"It's harder for community banks to compete with the larger banks" on innovation, she said. "You have to pick and choose your IT projects, and think about what will benefit the customer most."

— Bryan Yurcan

R U THERE? Orrstown Lets Customers Reach Out by Text R U THERE? Orrstown Lets Customers Reach Out by Text Orrstown Bank launched several innovative web initiatives in 2015, including a SMS two-way texting platform and a Zillow-like feature that displays housing listings on its website. (Get the full story here or see below.)

Conversational user interfaces, which let consumers ask for what they want in their own words, are a staple in the mobile world overall. For bank apps, though, the approach is decidedly cutting edge.

That makes Orrstown Bank a trendsetter. The bank Shippensburg, Pa., bank wanted to give consumers an option that would let them easily ask the bank their questions via a smartphone, rather than wait on hold over the phone.

Consumers "don't want to spend their time on that call," said Shashi Korithiwada, the digital technology director at Orrstown.

In February 2015, the $1.2 billion-asset company introduced a feature that lets customers text with its bank agents using tech from Twilio, a private company in San Francisco that is used by companies like Uber.

Text alerts are an increasingly popular way to flag potential fraud or keep customers informed about their account balances, but Orrstown's text function goes a step beyond. Its customers can text the bank requesting that an agent contact them on something personal or to ask a representative on how to get online banking access, for instance.

"It's like the next level of live chat," Korithiwada said.

The bank has been receiving fewer live chat sessions since launching the popular communication option. And luckily, most of the texts thus far are coming to bank agents during typical workday business hours. No matter what time customers text the bank, they receive an immediate response acknowledging the message but agents only follow up during business hours.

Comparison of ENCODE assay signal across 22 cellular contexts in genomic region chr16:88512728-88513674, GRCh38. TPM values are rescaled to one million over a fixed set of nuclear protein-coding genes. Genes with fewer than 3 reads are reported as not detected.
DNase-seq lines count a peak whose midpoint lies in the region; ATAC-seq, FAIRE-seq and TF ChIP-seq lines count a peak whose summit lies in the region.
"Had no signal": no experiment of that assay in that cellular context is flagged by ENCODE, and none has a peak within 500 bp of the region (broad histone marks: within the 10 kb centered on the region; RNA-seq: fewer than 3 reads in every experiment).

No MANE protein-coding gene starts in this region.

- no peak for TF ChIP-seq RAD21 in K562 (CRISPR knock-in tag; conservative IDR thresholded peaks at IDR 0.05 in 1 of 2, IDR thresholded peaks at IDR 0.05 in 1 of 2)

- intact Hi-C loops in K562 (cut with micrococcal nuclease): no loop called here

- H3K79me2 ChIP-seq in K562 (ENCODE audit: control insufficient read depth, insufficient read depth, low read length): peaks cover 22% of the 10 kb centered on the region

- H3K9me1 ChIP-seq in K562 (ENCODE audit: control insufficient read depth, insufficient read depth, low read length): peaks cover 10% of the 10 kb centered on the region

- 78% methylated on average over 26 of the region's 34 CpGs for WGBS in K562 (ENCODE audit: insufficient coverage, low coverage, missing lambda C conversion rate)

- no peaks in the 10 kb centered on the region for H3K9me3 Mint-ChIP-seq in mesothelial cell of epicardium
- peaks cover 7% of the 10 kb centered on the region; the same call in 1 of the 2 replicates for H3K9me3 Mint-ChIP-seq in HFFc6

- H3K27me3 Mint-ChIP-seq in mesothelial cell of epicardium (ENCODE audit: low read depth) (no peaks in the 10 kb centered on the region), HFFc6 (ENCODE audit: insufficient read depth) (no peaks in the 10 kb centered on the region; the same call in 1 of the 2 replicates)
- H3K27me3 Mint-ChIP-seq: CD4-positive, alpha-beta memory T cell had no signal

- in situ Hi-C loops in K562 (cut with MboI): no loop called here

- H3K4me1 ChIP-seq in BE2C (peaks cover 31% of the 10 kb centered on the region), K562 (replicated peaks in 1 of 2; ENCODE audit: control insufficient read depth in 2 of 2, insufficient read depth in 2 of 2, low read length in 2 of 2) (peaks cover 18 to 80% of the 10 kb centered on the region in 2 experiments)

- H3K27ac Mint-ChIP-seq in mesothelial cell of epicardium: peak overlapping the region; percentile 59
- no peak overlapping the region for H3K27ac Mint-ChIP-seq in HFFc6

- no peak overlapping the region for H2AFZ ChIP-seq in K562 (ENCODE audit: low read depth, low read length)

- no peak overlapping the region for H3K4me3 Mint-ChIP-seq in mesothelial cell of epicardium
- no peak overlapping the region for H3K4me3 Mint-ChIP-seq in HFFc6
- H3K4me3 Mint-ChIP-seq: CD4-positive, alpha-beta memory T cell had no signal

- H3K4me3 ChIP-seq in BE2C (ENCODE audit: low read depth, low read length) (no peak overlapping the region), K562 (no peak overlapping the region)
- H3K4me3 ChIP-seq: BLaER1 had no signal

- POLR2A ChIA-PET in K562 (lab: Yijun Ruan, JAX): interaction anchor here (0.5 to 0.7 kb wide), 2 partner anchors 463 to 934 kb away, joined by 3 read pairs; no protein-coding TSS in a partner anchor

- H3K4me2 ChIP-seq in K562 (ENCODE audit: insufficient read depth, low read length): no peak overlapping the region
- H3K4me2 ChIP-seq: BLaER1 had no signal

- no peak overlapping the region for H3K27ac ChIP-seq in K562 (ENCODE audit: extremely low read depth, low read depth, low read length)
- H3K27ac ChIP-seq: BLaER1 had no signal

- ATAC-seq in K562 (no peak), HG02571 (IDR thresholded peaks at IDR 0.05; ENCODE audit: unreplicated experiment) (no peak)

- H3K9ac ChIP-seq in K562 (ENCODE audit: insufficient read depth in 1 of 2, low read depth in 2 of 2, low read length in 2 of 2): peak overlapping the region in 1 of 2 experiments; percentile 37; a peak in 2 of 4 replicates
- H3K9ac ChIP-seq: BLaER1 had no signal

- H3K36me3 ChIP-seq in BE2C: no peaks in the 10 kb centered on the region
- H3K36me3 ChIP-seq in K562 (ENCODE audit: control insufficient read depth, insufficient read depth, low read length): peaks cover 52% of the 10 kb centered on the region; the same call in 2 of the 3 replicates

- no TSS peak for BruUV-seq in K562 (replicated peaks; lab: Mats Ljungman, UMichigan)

The text function is part of a push to enhance the technology at Orrstown, something it has been doing for a few years now.

Another tech feature it rolled out in 2015 was to bake in a Zillow-like functionality into its website. With the update, customers can look up housing listings in the community – which has been adding value to local Realtors.

Behind all the Web updates is a motivation by the bank to encourage engagement to deepen digital relationships, and then, to sell when appropriate.

"That's the nirvana," said Ben Wallace, the executive vice president of operations and technology at Orrstown Bank.

— Mary Wisniewski

Frandsen Financial Gets Up to Speed with Same-Day Payments Frandsen Financial Gets Up to Speed with Same-Day Payments Frandsen Financial took the industry's plan to allow faster payments as a call to action. It invested in automation software, which allowed employees previously bogged down with manual tasks to focus on more meaningful duties. (Get the full story here or see below.)

While same-day payments might still be a ways away, Frandsen Financial in Arden Hills, Minn., is ready.

When the banking industry last year adopted a plan to allow same-day payments, Frandsen executives knew they were in trouble – the bank could barely keeping up with the existing payments framework. Balancing ACH payments was a cumbersome, time-consuming process. Bank employees spent almost two hours each day manually downloading and copying large batches of files.

The process was slow and "very much prone to error," said Dave Buggeln, director of information systems at the $1.5 billion-asset company.

Executives decided they needed a faster, more efficient method to keep up with "where the payments industry was going," Buggeln said. So it invested in automation software.

The bank chose SMA OpCon, a program produced by SMA Solutions in Kingwood, Texas. The software automatically processes ACH payments and loads files to the bank's core system.

Since installing the program in October, the bank's IT department has shifted its focus away from "mundane, repeatable" tasks. Employees who once spent their days downloading and copying files now focus, instead, on monitoring ACH payments for problems.

"Along with faster payments, there's a lot more risk," Buggeln said.

The bank has not cut its IT staff since installing the automation software — which cost the bank less than the salary of a full-time employee, according to Buggeln.

The ACH project was part of a broader initiative at Frandsden to organize and automate the processes that power the bank's computer systems.

Like most IT departments, Buggeln and his team are responsible for "hundreds, if not thousands" of computer scripts, written in several different languages, located on a number of different servers.

Many of the commands also run on different schedules. For instance, some processes run when the Fed is closed, while others require the Fed to be open.